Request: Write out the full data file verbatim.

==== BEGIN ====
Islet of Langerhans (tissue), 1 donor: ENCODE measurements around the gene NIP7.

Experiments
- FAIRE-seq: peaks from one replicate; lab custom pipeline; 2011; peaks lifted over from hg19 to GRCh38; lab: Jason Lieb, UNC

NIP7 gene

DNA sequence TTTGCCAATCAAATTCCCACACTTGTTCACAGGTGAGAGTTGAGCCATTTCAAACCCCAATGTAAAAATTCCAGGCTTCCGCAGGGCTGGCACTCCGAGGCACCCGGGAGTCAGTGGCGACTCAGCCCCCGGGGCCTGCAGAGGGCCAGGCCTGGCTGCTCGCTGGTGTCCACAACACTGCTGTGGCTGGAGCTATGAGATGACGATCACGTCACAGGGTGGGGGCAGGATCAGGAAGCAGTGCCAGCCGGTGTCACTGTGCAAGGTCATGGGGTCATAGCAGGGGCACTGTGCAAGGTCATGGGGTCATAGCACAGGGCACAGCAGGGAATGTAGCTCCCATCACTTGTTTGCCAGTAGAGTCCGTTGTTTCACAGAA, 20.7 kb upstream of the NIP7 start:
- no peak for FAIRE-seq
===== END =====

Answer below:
Islet of Langerhans (tissue), 1 donor: ENCODE measurements around the gene NIP7.

Experiments
- FAIRE-seq: peaks from one replicate; lab custom pipeline; 2011; peaks lifted over from hg19 to GRCh38; lab: Jason Lieb, UNC

NIP7 gene

DNA sequence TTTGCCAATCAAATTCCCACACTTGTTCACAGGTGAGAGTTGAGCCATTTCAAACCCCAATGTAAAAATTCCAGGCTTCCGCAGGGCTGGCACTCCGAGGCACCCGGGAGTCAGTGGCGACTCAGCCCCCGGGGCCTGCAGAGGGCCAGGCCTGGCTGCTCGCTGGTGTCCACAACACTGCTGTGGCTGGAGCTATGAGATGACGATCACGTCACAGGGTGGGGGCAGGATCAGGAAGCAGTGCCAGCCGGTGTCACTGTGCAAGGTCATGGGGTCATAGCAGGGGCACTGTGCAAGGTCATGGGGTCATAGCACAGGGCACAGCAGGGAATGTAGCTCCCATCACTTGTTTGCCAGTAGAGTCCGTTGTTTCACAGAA, 20.7 kb upstream of the NIP7 start:
- no peak for FAIRE-seq